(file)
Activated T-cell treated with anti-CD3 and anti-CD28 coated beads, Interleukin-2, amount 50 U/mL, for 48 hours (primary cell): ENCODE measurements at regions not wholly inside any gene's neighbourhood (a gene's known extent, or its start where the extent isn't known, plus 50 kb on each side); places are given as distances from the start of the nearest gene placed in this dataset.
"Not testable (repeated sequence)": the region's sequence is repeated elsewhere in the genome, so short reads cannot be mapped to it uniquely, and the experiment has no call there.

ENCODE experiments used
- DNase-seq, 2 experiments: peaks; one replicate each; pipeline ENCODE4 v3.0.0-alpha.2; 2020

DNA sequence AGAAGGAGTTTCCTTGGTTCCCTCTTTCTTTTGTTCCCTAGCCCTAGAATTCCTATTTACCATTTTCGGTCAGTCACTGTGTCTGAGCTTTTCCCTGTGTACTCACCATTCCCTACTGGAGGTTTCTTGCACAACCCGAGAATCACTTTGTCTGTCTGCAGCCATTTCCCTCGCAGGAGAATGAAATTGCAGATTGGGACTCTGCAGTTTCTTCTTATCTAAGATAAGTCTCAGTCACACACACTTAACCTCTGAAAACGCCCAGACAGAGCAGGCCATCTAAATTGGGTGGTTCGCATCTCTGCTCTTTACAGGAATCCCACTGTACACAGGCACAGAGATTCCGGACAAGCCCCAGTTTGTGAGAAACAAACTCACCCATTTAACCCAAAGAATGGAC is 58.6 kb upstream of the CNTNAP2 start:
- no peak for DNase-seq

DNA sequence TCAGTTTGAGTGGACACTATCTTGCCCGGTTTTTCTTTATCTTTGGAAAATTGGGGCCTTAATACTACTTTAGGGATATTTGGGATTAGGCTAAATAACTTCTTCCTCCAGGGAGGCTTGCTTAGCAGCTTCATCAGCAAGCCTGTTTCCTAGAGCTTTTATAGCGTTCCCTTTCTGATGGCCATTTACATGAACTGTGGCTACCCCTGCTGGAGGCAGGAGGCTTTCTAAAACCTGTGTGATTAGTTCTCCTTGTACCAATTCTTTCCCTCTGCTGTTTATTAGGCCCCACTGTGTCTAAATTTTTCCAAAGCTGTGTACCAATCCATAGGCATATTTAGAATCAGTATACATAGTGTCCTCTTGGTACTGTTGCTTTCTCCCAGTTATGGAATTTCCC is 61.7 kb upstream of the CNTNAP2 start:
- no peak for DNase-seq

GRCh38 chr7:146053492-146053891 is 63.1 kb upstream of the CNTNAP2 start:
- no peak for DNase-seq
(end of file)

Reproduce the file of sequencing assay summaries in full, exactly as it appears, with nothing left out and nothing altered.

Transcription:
Activated T-cell treated with anti-CD3 and anti-CD28 coated beads, Interleukin-2, amount 50 U/mL, for 48 hours (primary cell): ENCODE measurements at regions not wholly inside any gene's neighbourhood (a gene's known extent, or its start where the extent isn't known, plus 50 kb on each side); places are given as distances from the start of the nearest gene placed in this dataset.
"Not testable (repeated sequence)": the region's sequence is repeated elsewhere in the genome, so short reads cannot be mapped to it uniquely, and the experiment has no call there.

ENCODE experiments used
- DNase-seq, 2 experiments: peaks; one replicate each; pipeline ENCODE4 v3.0.0-alpha.2; 2020

DNA sequence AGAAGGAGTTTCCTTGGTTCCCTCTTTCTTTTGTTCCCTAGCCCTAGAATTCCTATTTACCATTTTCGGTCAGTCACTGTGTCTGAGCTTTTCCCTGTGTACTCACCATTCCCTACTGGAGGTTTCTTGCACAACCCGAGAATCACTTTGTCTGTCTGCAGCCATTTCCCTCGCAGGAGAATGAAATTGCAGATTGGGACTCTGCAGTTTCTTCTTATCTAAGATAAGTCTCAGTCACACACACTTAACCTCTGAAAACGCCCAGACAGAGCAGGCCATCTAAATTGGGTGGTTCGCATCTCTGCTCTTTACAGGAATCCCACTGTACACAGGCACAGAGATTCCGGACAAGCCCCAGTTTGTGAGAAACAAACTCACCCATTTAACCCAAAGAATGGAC is 58.6 kb upstream of the CNTNAP2 start:
- no peak for DNase-seq

DNA sequence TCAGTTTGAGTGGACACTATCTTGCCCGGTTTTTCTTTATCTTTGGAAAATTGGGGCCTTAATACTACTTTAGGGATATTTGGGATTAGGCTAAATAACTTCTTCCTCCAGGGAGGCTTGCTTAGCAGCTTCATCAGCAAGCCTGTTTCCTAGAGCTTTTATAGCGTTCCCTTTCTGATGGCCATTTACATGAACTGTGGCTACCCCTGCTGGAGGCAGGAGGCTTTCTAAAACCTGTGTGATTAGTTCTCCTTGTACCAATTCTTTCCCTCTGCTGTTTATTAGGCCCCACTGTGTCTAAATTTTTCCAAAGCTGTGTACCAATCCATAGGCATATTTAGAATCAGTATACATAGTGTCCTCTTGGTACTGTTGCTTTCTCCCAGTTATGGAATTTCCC is 61.7 kb upstream of the CNTNAP2 start:
- no peak for DNase-seq

GRCh38 chr7:146053492-146053891 is 63.1 kb upstream of the CNTNAP2 start:
- no peak for DNase-seq